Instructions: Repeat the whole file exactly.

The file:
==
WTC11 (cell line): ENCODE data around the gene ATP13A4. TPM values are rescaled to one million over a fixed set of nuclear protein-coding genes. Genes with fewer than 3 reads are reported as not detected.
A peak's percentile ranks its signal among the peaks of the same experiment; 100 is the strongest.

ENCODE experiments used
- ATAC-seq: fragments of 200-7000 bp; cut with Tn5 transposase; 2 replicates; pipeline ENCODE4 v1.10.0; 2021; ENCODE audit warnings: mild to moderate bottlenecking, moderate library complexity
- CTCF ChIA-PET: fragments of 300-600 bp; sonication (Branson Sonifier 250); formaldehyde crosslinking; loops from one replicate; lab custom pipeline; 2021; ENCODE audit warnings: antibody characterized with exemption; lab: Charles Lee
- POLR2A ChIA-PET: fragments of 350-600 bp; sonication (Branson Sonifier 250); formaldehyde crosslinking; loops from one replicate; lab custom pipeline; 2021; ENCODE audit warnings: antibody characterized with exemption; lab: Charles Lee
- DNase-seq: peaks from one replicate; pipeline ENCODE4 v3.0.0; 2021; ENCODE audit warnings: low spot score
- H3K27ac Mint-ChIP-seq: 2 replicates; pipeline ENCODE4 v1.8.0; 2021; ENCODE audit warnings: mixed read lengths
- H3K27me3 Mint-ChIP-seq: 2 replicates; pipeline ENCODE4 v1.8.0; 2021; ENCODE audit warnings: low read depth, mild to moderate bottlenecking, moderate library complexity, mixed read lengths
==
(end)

WTC11 (cell line): ENCODE data around the gene ATP13A4. TPM values are rescaled to one million over a fixed set of nuclear protein-coding genes. Genes with fewer than 3 reads are reported as not detected.
A peak's percentile ranks its signal among the peaks of the same experiment; 100 is the strongest.

ENCODE experiments used
- ATAC-seq: fragments of 200-7000 bp; cut with Tn5 transposase; 2 replicates; pipeline ENCODE4 v1.10.0; 2021; ENCODE audit warnings: mild to moderate bottlenecking, moderate library complexity
- CTCF ChIA-PET: fragments of 300-600 bp; sonication (Branson Sonifier 250); formaldehyde crosslinking; loops from one replicate; lab custom pipeline; 2021; ENCODE audit warnings: antibody characterized with exemption; lab: Charles Lee
- POLR2A ChIA-PET: fragments of 350-600 bp; sonication (Branson Sonifier 250); formaldehyde crosslinking; loops from one replicate; lab custom pipeline; 2021; ENCODE audit warnings: antibody characterized with exemption; lab: Charles Lee
- DNase-seq: peaks from one replicate; pipeline ENCODE4 v3.0.0; 2021; ENCODE audit warnings: low spot score
- H3K27ac Mint-ChIP-seq: 2 replicates; pipeline ENCODE4 v1.8.0; 2021; ENCODE audit warnings: mixed read lengths
- H3K27me3 Mint-ChIP-seq: 2 replicates; pipeline ENCODE4 v1.8.0; 2021; ENCODE audit warnings: low read depth, mild to moderate bottlenecking, moderate library complexity, mixed read lengths